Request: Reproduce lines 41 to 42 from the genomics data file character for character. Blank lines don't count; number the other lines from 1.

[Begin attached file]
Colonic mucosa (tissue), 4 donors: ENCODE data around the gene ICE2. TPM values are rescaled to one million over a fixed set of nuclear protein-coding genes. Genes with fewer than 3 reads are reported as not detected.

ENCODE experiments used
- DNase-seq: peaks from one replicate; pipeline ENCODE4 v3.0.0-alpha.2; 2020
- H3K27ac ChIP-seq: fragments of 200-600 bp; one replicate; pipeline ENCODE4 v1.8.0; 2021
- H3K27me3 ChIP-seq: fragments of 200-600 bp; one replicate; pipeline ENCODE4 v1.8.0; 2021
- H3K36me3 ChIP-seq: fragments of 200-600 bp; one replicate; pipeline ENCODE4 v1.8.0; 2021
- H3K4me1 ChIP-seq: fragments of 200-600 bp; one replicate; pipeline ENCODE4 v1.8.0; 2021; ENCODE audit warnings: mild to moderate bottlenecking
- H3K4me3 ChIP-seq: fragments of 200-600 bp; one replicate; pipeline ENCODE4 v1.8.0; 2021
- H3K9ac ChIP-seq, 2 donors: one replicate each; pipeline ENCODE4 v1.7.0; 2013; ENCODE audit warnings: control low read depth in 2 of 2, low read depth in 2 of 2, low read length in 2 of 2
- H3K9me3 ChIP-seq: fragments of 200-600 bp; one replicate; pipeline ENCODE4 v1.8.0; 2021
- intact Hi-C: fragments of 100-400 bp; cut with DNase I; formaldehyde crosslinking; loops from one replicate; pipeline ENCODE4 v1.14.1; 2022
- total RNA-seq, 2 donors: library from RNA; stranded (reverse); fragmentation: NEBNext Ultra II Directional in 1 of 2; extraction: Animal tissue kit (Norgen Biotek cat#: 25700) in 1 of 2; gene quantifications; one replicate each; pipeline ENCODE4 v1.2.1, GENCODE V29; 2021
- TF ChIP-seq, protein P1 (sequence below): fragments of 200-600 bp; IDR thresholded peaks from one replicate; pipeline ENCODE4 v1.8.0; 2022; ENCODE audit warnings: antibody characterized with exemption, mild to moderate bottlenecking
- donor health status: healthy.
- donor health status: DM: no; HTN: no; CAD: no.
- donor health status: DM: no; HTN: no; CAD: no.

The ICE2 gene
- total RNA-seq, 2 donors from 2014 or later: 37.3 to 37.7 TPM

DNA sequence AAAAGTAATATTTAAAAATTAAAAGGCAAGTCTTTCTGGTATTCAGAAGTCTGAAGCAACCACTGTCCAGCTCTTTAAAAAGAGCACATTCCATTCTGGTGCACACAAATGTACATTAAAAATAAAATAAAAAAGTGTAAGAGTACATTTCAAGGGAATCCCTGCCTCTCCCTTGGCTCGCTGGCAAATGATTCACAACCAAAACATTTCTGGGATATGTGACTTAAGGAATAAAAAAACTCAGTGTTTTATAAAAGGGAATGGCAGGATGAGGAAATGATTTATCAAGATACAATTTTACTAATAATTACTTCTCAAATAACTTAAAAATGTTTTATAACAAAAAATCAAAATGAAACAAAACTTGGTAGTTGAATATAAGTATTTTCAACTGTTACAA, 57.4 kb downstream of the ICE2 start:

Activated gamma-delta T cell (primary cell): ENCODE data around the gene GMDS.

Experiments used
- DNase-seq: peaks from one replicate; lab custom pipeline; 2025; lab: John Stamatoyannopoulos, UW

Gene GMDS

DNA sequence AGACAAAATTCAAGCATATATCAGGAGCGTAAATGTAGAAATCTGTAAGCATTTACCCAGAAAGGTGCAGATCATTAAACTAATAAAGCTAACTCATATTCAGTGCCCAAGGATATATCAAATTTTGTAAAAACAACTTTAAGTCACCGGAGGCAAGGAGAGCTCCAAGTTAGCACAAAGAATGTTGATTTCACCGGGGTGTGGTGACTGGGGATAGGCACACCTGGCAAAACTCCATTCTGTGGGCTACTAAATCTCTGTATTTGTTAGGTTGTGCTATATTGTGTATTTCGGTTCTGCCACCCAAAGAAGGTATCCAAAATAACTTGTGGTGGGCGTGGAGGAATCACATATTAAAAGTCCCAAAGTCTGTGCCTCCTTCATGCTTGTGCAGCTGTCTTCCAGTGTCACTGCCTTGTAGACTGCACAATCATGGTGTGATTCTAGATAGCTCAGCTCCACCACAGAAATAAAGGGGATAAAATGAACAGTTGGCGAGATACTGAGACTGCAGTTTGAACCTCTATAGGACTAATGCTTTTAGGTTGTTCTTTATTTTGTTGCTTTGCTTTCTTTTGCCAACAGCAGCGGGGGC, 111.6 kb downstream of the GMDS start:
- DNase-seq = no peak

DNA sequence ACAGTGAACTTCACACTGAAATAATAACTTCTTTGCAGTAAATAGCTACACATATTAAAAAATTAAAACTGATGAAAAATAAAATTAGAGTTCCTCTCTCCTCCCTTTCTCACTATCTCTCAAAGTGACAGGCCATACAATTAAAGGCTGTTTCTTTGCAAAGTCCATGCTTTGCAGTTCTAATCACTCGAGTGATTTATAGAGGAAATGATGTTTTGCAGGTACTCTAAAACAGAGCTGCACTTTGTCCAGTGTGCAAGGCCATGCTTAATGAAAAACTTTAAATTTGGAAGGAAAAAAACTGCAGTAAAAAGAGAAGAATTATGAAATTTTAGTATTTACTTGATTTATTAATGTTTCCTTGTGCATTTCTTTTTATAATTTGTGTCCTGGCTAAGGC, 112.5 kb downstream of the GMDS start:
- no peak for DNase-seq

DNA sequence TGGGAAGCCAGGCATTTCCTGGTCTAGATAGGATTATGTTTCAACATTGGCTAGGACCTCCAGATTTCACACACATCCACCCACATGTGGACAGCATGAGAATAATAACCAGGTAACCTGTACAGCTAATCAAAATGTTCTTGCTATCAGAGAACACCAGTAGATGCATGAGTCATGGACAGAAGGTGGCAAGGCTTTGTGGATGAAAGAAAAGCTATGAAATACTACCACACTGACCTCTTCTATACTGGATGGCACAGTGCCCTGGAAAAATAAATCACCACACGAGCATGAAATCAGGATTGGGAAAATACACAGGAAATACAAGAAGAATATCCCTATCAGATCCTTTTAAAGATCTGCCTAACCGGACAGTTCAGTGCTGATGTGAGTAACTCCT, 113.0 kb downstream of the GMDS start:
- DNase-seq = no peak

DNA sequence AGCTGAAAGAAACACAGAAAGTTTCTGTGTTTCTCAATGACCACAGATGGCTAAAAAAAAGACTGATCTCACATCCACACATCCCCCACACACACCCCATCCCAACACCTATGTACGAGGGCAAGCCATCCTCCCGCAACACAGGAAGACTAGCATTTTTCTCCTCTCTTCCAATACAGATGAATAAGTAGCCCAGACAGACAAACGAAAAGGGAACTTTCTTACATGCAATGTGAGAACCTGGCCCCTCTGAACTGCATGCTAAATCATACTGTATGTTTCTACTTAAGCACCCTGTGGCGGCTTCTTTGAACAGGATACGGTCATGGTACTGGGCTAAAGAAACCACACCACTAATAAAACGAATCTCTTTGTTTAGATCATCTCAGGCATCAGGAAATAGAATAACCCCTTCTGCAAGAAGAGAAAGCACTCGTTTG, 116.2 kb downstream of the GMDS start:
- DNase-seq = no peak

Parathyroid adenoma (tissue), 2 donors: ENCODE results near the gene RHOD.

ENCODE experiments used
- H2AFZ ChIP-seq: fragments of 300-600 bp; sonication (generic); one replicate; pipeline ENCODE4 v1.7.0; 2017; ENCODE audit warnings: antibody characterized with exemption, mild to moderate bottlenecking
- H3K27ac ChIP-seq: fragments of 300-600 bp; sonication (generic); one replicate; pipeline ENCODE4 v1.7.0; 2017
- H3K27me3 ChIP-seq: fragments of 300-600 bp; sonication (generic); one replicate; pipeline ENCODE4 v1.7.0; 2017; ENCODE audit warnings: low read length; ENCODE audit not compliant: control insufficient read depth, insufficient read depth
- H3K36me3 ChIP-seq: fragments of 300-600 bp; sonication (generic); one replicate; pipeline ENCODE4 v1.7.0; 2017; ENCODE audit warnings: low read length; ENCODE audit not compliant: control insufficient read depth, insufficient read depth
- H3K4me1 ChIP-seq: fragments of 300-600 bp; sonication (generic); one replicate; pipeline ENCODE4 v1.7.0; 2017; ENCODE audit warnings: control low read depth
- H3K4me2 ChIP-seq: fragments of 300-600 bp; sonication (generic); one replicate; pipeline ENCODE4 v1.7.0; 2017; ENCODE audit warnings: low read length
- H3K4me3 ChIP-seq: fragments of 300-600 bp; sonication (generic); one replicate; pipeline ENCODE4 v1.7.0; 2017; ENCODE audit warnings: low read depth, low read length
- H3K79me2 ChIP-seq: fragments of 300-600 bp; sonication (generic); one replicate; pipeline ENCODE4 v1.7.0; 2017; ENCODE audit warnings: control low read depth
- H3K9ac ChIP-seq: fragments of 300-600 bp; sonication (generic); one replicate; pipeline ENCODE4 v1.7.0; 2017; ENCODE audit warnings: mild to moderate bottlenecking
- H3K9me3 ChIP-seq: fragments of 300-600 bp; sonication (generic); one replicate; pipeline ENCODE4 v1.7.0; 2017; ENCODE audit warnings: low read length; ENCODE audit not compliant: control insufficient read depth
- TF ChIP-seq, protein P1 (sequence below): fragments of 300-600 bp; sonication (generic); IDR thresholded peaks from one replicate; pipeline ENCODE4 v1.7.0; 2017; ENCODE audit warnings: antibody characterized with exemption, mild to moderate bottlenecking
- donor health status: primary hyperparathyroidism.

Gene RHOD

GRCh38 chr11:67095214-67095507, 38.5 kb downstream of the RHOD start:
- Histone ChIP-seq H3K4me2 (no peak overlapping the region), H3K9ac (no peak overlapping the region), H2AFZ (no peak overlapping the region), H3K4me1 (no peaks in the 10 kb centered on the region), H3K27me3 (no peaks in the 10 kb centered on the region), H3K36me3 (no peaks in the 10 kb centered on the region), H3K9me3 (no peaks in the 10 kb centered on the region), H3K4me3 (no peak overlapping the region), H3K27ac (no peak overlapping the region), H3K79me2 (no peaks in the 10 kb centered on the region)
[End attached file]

- H3K79me2 ChIP-seq: fragments of 300-600 bp; sonication (generic); one replicate; pipeline ENCODE4 v1.7.0; 2017; ENCODE audit warnings: control low read depth
- H3K9ac ChIP-seq: fragments of 300-600 bp; sonication (generic); one replicate; pipeline ENCODE4 v1.7.0; 2017; ENCODE audit warnings: mild to moderate bottlenecking